The highly complex Austronesian voice system (referred to within Austronesian studies as a focus system) has long interested researchers taking both theoretical and typological approaches to voice phenomena. Particularly striking are the large number of voice options and the unusual discourse distribution of these options, with patient oriented ones predominating, which has led to considerable discussion of the possibility of an ergative analysis (Payne 1982, Cooreman, Fox and Givón 1984, Wouk 1986, Cumming and Wouk 1987, Givón 1994, Payne 1994, Brainard 1994, Wouk 1996, Givón 1997, Brainard 1997, Wouk 1999). Equally significant is the non-demoting or ‘symmetrical’ nature of the voice alternations (where both Actor-focus and Undergoer-focus clauses are transitive), which has implications for the degree of grammatical termhood displayed by nominals in various semantic roles, and leads to a split in ‘subject properties’ and some uncertainty as to how to define subject in these languages, a fact first noted in Schachter (1976), but which has continued to attract the interest of researchers (Schachter 1984, Shibatani 1988, Guilfoyle et al. 1992, Kroeger 1993, Schachter 1996, Chung 1998, Dukes 1998, Cole and Hermon 2005a, 2005b). While some issues regarding Austronesian focus systems have been at least partly resolved by researchers working from both formal and discourse perspectives, many questions still remain. In particular, it is often unclear how the discussions from a discourse/typological perspective can be usefully related to those from a syntactic perspective. Additionally, relatively little thought has gone into the processes by which the focus system has changed over time, and what the implications of those changes might be for either formal or functional analyses of synchronic systems. A full understanding of the workings of the focus system, and of paths of change within it, will also be of great benefit to a general understanding of voice. However, one factor vitiating against a full understanding of the focus system is the limited range of Austronesian languages that have been investigated. Considerable descriptive materials exist for the languages of Taiwan, the Philippines, Guam and western Indonesia, which tend to have relatively complex voice systems, but much less work has been done on languages of eastern Indonesia, with their morphologically relatively simple systems.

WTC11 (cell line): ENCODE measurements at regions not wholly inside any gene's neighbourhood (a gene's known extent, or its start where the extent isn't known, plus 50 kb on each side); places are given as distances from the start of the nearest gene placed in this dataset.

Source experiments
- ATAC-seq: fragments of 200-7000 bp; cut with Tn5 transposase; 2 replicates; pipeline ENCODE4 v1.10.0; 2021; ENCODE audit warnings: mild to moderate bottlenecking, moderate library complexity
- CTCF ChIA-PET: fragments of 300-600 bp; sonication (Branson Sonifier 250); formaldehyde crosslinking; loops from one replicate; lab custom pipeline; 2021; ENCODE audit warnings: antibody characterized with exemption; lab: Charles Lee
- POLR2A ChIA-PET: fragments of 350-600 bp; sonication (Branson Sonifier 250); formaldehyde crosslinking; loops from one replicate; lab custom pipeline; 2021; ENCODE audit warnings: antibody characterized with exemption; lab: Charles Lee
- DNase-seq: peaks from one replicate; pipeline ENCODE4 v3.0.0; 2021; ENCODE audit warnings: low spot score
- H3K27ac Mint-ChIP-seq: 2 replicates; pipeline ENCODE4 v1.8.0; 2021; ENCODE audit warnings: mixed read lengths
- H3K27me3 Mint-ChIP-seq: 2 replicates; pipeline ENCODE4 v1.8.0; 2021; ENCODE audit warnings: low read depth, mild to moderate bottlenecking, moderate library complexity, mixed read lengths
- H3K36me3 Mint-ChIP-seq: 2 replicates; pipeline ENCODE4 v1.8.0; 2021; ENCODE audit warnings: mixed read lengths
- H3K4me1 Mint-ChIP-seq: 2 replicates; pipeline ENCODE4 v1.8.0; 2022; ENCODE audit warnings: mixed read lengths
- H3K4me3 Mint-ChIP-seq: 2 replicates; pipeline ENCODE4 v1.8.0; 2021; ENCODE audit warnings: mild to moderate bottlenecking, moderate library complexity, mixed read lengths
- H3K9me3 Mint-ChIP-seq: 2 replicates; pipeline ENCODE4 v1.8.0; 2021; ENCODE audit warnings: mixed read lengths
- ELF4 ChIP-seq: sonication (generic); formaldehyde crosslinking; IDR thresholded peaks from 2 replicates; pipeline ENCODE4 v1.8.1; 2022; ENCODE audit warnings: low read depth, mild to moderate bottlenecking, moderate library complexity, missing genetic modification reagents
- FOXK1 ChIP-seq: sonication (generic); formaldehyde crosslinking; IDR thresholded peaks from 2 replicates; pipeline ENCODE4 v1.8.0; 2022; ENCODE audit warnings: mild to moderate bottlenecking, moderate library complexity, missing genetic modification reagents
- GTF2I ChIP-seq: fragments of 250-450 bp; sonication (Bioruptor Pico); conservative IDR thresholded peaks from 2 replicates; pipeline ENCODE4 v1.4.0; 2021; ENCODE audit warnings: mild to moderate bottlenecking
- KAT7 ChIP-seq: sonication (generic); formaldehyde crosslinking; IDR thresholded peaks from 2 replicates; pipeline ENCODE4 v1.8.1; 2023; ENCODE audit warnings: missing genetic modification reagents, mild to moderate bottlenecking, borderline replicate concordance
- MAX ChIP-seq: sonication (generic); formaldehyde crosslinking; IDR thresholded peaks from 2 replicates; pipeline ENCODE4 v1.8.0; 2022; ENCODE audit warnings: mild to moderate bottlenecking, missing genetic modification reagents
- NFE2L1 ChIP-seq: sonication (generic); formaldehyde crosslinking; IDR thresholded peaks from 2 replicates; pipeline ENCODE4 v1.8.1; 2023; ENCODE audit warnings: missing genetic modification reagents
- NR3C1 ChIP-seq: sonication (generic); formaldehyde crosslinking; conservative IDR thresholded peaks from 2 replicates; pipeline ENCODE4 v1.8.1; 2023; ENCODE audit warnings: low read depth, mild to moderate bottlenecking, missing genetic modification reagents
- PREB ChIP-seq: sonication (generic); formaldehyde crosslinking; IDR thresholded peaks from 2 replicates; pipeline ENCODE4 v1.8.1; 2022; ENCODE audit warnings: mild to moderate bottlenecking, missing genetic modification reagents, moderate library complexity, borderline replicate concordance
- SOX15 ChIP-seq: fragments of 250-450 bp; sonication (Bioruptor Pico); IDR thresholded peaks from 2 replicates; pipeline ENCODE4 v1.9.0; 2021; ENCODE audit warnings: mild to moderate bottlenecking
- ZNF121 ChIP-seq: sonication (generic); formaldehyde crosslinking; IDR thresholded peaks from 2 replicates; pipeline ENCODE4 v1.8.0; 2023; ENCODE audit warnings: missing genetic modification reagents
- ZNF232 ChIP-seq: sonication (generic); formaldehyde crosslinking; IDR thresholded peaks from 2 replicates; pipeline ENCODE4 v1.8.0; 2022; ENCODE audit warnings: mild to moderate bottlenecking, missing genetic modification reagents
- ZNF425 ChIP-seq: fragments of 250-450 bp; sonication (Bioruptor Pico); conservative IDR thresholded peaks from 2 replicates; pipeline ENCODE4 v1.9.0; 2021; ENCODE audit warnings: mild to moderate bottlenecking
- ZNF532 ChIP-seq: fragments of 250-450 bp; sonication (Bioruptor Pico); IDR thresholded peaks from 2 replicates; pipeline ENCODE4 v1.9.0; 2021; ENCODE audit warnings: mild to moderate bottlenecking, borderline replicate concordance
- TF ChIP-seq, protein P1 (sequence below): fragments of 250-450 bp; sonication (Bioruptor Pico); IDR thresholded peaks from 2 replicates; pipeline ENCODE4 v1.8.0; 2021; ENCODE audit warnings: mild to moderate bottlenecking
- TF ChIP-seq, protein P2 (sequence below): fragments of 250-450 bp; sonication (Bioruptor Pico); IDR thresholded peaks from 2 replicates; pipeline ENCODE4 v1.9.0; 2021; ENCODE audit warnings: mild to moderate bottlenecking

While studies to date have made considerable contributions to our understanding of the focus system and related voice phenomena, that understanding is to some extent biased by the range of voice systems considered. Thus, there is still a pressing need for primary descriptive data for a systematic investigation of the Austronesian focus system. Additionally, recent significant surveys of Austronesian focus systems such as Austin, Blake, and Florey (2001), Wouk and Ross (2002) and Arka and Ross (2005) cover a highly diverse group of languages from Taiwan, Malaysia, Indonesia, the Philippines, and other Austronesian-speaking areas. This very diversity, while highly welcome in other respects, militates against analysis, as the languages represented are too widespread for the fine-grained comparison required in observing correlative patterns that may exist among the relevant grammatical features and phenomena.